Crisis communications strategies

09/04/2024 14:52:03

Preparing for and coping in a crisis

Corporate history is littered with memorable crises which have tarnished the reputations of some of the biggest brand names.  For example, food retailer Pret a Manger suffered a serious reputation disaster following the death of 15-year-old who died after eating one of their sandwiches. Also, an off the cuff question from a BBC reporter about pay and bonuses, sparked a full-blown PR crisis at house builder, Persimmon.

For most SMEs, the scandals that hit the national and international headlines may seem a distant cry from the everyday realities of running a private enterprise in tough times. But smaller businesses aren’t immune from crises. While the reputational challenges you face may be smaller in scale than those of the big corporates, the negative impact on your worlds may be no less catastrophic, proportionately speaking.

A crisis couldn’t possibly happen here 

Yes it could – and it is pretty certain that at some stage in your business life, to some degree, it will. The sooner you grasp that and do something about it, the better.  The boy scouts got it right – be prepared.  To do otherwise is to bury your head in the sand, and that is never, ever, a good solution.

So, what is a PR crisis?

In PR terms, a crisis is simply something which potentially risks damaging your reputation and which in turn will have a detrimental impact on your ability to thrive.

It might be something of your own making – a faulty batch of products, a badly judged property development proposal, noisy lorries leaving the factory and causing neighbours to protest, a piece of news badly delivered.

It may be something where you are the victim of malice or the incompetence of others – a social media complaint about your products or services, a disgruntled ex-employee taking you to a tribunal and going public on their grievances, someone tampering with your products or a colleague behaving unethically.

It may be just misfortune – a subcontractor going bust and leaving you to pick up the pieces when you let your customers down as a result. That’s before we even start to think about the risks to all aspects of your business such as a data breach,  a fire, or a mechanical failure in your factory. What about if a key client-facing colleague hurriedly leaves the business through accident, illness or by design?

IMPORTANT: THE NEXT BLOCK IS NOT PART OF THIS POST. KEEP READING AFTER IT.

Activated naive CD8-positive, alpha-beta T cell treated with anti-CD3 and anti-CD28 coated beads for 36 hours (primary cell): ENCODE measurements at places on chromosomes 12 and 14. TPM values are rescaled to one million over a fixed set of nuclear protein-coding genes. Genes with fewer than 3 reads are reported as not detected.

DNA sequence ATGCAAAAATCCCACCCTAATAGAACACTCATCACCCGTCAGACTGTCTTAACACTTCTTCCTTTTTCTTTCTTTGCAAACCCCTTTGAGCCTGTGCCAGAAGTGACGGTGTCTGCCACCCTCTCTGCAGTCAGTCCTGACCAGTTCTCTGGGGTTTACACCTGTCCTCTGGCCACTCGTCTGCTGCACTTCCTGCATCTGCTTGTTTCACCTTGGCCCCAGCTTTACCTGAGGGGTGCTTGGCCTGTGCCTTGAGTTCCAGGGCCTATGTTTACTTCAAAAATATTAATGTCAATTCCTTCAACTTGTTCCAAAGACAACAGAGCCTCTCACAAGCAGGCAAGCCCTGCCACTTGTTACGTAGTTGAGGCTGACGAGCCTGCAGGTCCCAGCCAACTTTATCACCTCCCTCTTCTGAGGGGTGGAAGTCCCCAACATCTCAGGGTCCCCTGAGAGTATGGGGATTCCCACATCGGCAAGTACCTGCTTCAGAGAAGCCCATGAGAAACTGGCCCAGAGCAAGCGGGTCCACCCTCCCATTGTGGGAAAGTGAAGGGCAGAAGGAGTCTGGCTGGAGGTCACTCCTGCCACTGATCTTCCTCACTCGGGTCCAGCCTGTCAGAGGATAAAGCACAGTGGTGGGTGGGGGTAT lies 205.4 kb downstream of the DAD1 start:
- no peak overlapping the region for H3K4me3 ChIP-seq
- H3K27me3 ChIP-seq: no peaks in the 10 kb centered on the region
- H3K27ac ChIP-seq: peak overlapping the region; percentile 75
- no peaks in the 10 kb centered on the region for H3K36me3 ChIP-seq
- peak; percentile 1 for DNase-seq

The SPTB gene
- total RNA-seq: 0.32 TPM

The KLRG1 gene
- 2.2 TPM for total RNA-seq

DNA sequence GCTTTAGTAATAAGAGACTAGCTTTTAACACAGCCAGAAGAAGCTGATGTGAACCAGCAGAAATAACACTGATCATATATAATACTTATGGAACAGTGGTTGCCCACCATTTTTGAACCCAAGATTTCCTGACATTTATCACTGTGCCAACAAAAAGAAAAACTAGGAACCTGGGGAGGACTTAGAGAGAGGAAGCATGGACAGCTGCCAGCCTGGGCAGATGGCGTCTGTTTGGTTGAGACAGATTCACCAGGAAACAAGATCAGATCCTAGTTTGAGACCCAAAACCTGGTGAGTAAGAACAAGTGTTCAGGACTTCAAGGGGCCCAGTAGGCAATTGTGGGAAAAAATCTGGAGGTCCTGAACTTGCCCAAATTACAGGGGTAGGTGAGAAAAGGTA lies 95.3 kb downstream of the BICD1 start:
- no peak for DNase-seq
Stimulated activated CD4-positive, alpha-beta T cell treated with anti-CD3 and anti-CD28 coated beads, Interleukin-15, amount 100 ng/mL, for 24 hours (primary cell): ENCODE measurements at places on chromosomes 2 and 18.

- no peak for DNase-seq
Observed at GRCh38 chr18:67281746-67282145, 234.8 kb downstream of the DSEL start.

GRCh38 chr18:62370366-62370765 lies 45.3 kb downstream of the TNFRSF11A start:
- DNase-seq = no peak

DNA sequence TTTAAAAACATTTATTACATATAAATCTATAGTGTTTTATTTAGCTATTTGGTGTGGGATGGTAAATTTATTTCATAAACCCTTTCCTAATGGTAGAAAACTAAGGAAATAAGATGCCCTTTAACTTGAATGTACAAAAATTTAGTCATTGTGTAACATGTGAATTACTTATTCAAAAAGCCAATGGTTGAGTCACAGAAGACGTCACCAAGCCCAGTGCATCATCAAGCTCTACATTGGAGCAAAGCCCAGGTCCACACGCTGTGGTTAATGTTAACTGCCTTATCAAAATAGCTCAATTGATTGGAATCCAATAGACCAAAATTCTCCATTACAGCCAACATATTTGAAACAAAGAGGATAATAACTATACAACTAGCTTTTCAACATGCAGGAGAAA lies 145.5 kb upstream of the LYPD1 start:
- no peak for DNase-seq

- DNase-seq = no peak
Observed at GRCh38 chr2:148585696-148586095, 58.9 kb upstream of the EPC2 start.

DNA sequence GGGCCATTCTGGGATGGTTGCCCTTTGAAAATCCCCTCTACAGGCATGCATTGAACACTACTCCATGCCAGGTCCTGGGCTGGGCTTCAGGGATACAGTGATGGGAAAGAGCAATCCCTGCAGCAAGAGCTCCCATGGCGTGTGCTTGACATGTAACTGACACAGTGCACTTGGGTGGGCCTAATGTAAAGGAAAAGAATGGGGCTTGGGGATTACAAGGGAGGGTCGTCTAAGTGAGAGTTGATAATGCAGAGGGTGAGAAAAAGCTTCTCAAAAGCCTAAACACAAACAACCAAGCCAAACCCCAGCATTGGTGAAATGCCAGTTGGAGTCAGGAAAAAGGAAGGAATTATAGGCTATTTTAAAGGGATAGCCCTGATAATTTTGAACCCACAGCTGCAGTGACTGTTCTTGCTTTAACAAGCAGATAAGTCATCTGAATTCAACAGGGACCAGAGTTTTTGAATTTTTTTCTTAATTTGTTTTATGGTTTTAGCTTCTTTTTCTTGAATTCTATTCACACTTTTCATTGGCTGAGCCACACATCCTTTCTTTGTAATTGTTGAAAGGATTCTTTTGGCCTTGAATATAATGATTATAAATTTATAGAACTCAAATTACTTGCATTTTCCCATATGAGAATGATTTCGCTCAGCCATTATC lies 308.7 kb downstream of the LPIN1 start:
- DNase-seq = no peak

There may be trouble ahead
A crisis may even result from simply handling everyday issues badly. Redundancies for example, are not a crisis in themselves – they may well be a vital function of a business’ long-term future survival and success.  Badly managed or badly communicated, they can spell crisis.

These examples are just for starters, and they could all happen to you.  The best service you can do your business is to be prepared by creating a crisis communications strategy.

You audit your finances – now audit your risks

Each year businesses audit their finances to ensure they are in good shape.

Do the same with your reputational risks.  

When was the last time you sat down as a management team to assess what might go wrong and, more importantly, what you would do if anything did?  When did you go through a “what if” scenario and frighten yourself with the possible outcomes?

Truth is, you can’t predict or pre-practice every crisis eventuality, but the very exercise of thinking what can go wrong and how well equipped you are to deal with it, will stand you in better stead when the inevitable happens.

Better still, get someone from outside the organisation to lead you on that journey.